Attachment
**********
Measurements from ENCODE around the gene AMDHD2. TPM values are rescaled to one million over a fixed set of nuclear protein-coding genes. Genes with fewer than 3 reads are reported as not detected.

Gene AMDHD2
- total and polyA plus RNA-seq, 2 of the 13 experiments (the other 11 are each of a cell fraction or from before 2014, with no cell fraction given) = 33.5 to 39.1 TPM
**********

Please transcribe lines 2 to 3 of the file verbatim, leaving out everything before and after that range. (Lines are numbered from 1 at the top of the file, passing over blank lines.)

Gene AMDHD2
- total and polyA plus RNA-seq, 2 of the 13 experiments (the other 11 are each of a cell fraction or from before 2014, with no cell fraction given) = 33.5 to 39.1 TPM